This extraordinary and exceptionally rare image of Shiva depicts him as both Nataraja, the Lord of the Dance, and as Gangadhara, “he who bears the Ganges River.” As Nataraja, he dances in Anantatandava: with his left leg raised, he balances on the dwarf, Apasmarapurusha, the demon of ignorance and indolence. His primary right hand is raised in the reassuring abhayamudra (fear-abiding gesture), while his primary left hand is in gajahasta (elephant-trunk gesture), indicating the defeat of ignorance that hinders the realization of the universal truth. In his secondary right hand, he holds the damaru symbolizing the sound of creation - the Big Bang - whose cosmic vibrations perpetuate the universe. As Nataraja, his other hand should hold agni, the fire which signifies the final destruction out of which a new world will arise. However, as Gangadhara, this flame would be snuffed out by the descent of the Ganges river. Instead, the artist has cleverly substituted a chakra, the quintessential symbol of cyclical time, and which also gives rise to re-creation by its destructive nature.
Perhaps the most unusual aspect of this sculpture’s iconography is the replacement of both the diminutive personification of the goddess Ganga and of the prabhamandala, the flaming aureole that arises from and surrounds Nataraja as he dances the world in and out of existence. Instead, Shiva’s matted locks of hair, which are usually depicted as flying about his head during his frenzied whirling, are shown heavy with the waters of the Ganges river, flowing over his shoulders and terminating in a frothy river at his feet. In this tour de force, the artist has utilized an economy of attributes to narrate two stories in one iconic work: As Shiva Nataraja, he dances to destroy the world while summoning the Ganges to put out his destructive fire and help rebirth the world, and in the next moment, as Shiva Gangadhara, the river cascades down through his matted locks to avoid crushing the fragile new earth by her unbroken force.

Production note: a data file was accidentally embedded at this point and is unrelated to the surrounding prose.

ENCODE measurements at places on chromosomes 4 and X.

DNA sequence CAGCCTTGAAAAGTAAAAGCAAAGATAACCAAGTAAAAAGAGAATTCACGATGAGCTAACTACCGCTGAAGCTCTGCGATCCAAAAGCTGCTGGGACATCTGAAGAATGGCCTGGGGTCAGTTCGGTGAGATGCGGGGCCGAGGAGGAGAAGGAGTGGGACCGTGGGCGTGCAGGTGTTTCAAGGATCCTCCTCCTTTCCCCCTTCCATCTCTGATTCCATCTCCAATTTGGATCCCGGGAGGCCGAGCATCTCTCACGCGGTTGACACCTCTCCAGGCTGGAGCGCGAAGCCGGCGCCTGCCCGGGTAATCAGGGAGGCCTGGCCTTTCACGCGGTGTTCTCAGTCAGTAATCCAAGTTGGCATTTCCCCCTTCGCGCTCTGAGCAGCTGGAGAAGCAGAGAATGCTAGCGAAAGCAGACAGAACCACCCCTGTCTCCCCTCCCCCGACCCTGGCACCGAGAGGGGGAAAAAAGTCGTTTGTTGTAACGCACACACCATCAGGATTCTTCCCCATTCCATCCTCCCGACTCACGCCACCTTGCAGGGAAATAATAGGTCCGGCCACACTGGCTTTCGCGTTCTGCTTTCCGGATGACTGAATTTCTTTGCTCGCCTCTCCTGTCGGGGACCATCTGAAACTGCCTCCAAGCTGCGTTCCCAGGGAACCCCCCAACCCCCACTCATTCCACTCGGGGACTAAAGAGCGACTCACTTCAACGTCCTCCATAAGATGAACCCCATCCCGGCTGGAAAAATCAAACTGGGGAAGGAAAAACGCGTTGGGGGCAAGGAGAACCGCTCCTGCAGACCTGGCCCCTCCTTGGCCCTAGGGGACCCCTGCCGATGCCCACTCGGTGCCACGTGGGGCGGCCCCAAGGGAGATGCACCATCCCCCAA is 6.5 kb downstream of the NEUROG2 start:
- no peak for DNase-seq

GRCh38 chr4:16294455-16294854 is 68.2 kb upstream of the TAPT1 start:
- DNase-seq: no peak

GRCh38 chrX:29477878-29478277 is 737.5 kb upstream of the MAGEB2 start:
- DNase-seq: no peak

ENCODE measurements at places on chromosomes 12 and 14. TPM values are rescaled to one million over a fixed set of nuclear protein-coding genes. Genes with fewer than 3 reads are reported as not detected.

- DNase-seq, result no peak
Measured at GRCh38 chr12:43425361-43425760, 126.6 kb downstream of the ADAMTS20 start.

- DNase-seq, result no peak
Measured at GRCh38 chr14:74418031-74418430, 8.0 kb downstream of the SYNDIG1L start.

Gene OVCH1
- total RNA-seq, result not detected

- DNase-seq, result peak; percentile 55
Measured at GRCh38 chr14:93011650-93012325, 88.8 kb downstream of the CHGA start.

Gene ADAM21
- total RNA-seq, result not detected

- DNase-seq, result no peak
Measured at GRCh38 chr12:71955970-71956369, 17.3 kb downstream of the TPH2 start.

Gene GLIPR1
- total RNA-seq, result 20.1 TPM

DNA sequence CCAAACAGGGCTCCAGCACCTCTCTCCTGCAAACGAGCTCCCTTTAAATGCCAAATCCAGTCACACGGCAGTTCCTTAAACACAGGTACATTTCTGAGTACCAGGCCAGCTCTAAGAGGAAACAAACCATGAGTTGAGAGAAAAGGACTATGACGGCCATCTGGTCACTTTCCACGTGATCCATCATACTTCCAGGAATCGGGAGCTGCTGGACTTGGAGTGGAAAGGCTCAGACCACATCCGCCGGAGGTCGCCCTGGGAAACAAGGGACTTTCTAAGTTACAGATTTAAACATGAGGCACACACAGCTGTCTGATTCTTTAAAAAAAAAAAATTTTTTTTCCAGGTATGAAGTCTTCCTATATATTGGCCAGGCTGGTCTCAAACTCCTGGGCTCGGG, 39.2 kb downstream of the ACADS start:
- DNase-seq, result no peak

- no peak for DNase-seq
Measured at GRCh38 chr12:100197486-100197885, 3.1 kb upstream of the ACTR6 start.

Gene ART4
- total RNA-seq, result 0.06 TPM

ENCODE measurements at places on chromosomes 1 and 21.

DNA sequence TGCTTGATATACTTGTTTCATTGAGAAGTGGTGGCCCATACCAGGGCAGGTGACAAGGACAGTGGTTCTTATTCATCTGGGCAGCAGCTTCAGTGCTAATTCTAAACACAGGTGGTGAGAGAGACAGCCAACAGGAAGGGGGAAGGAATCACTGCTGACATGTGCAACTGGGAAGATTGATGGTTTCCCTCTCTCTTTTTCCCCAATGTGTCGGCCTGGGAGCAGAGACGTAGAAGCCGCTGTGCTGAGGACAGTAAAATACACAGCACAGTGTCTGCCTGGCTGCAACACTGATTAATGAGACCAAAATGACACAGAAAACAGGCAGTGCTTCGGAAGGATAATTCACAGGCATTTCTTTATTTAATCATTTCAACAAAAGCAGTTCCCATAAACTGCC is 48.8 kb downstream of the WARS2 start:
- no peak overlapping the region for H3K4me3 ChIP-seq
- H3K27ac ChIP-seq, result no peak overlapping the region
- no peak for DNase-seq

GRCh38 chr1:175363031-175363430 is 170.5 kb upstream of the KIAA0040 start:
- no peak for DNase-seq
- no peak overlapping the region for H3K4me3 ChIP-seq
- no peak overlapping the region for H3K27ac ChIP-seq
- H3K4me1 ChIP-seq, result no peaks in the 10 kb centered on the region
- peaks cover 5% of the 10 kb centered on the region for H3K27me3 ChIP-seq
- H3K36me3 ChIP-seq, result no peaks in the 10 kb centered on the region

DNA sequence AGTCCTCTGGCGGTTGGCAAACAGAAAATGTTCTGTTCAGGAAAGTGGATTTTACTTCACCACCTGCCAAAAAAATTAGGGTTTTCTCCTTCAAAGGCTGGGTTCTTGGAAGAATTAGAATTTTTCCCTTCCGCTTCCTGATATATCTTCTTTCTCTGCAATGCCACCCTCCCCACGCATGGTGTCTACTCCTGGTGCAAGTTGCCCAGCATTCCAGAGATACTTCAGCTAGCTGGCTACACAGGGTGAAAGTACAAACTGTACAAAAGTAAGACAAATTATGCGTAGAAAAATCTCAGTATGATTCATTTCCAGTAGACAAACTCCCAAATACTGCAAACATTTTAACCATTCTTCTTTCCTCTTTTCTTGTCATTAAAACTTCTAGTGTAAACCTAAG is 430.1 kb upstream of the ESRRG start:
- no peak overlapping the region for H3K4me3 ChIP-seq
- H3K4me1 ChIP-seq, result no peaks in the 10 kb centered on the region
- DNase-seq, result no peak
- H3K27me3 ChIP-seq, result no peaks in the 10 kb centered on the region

Natasha Eilenberg, wife of Sammy Eilenberg, collaborator to Jean Boisselier, and close friend to Mr. Ellsworth, has made a close study of this work. Previously this work has been published as 11th century (see P. Pal, 1974), and more recently it has been dated to the 9th century (see Eilenberg, 1997 and J. Casey, et al., 2003). Initially, Boisselier had observed that the metal alloy was a type used by the Eastern Chalukyas (c. 642-1061 AD), as evidenced by the wear to the face (Eilenberg, 1997, p.166.) In exploring this idea further, Eilenberg also observed a variety of stylistic influences from Pandyan and Pallava times – including the wide headband, motion of the shoulder tassels, arrangement and number of the jatas on the back, and that Apasmarapurusha is playing with two snakes instead of one – all of which support an Eastern Chalukyan origin and earlier casting. According to Eilenberg, “I have yet to see another image of Shiva Nataraja or of Gangadhara where her aquatic descent is depicted so eloquently and gracefully… I might add that [the Nataraja’s] momentum and its grace will seldom be equaled or surpassed by four-armed dancing figures of later Chola art.”
This superb sculpture was placed fittingly above the fireplace on the mantelpiece in the living room, one of the main rooms where Mr. Ellsworth entertained his guests, and where works from across the world were juxtaposed, inviting discussion of their varying merits.